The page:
St. Charles Community College alumna Laura Helling has a career she loves working as director of development at Wings of Hope and is able to use her education and skills to support humanitarian efforts throughout the world.
“Wings of Hope does international programming to lift people out of poverty,” Laura explained. “Aviation is at the core of our mission, but the impact is bigger.”
During a recent trip to Ecuador, Wings of Hope took baby chicks to the people in the Achuar Tribal Village in Juyinsta. The chickens not only provide food, they help replace the time villagers spend hunting and gathering with time to learn to read and write, or to create jewelry and baskets to be sold.
With chicks being the first step, the program cultivates small industry and, at the same time, reduces the impact on the rainforest.
“The whole goal is to help people to be self-sufficient,” Laura said. She explained how the plane ride there is only the beginning, and the bigger picture is in the efforts to work with the indigenous people in Ecuador and other places to equip them with the resources and education they need to be sustainable in the future.
An Associate of Arts degree from SCC was a first step for Laura in reaching her career ambitions. The AA degree is popular for students who plan to transfer to a four-year institution.
“I needed to get started,” Laura said. “I knew I wanted to go on and get a bachelor’s degree, a master’s degree and a Ph.D. and build on the foundation I started at St. Charles Community College.”
She was a returning learner at the time and said that when she was ready to go back to school SCC was the perfect choice for her. She was rearing five kids, and with the college nearby, she found the flexibility she needed to fit classes into her busy schedule.
“My teachers were phenomenal, and I enjoyed the academic environment,” Laura said. I gained a set of skills at SCC that prepared me for success.”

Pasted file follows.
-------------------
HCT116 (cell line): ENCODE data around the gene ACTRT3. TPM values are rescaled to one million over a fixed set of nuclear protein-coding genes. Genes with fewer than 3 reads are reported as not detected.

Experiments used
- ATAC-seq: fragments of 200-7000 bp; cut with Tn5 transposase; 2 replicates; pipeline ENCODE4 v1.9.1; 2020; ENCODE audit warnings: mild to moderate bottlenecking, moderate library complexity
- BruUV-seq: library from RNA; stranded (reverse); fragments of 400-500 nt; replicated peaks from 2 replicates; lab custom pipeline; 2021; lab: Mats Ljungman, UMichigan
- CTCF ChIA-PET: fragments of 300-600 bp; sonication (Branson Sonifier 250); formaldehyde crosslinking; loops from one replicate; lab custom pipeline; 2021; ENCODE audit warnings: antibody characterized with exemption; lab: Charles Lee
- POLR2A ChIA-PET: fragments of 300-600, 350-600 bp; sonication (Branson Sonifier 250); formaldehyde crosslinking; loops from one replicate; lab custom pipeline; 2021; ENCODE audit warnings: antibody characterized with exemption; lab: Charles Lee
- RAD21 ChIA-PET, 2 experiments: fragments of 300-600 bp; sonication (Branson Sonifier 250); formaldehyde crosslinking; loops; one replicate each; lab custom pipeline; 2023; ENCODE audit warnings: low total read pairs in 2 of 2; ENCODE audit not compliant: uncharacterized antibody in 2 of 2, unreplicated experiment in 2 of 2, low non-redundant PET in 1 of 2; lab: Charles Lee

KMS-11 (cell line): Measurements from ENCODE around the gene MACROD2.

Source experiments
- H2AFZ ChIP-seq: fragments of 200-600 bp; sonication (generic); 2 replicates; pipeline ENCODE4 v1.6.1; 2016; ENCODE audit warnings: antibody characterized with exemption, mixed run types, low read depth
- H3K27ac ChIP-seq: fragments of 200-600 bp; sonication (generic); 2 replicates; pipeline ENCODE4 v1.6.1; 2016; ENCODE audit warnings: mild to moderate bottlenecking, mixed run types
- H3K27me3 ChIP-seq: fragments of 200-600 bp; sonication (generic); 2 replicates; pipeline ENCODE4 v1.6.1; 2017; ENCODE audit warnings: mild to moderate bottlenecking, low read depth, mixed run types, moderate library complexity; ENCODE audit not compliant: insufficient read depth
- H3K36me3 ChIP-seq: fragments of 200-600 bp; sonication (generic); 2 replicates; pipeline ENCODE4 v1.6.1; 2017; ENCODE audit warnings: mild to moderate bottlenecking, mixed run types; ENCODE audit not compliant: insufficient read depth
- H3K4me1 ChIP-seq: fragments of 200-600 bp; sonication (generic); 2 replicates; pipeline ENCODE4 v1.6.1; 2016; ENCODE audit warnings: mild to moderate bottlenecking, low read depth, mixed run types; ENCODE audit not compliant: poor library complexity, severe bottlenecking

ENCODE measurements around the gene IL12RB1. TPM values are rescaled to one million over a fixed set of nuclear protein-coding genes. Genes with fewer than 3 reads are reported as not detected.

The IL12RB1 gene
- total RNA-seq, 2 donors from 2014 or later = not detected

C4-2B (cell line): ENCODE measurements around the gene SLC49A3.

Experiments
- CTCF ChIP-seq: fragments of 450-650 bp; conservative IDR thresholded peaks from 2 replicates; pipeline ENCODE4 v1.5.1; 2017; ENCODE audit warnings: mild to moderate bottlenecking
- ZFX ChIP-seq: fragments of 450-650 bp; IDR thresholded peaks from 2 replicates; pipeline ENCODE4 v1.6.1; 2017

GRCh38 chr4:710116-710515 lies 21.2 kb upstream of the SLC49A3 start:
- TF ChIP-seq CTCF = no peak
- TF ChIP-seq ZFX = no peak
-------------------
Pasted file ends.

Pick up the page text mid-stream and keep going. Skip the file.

She went on to get a bachelor’s degree from Lindenwood University in communications with an emphasis in creative writing and a master’s degree in nonprofit administration from Washington University.
“Who would have thought that 20 years ago when I was going to St. Charles Community College that this is where I would be?” she said.
When she accepted a position at Wings of Hope less than a year ago, she said she couldn’t be happier and that she was drawn to the job because of a childhood dream to travel the world and make a difference.
The efforts of Wings of Hope are widespread, from creating alliances to fight infectious diseases in Zambia, to building water wells to provide clean drinking water in Guyana.
The non-sectarian, non-racial, non-political, nonprofit organization was nominated for a 2011 Nobel Peace Prize and has 157 bases in 47 countries, with a goal to change the course of humanity towards peace and hope.
In the United States, Wings of Hope provides access for people in rural settings to medical care with transportation through its Medical Mission and Air Transport service.
Prior to working at Wings of Hope, Laura was executive director of the Foundry Art Centre, and was cultural arts supervisor for the City of St. Peters Cultural Arts Center, helping the organization to grow and coordinating grassroots efforts to establish local interest in the arts.
Beyond her work, she contributes to the community. She served on the Arts and Culture Commission with the City of St. Charles. She is a founding board member of Riverside Shakespeare Theatre Co. (responsible for producing the St. Charles Shakespeare in the Park event), a board member for the Festival of the Little Hills, a member of the Association for Fundraising Professionals and is a member of Lambert Airport’s Art Advisory Committee.
“I love what I’m doing now,” she said. “It’s important to give back.”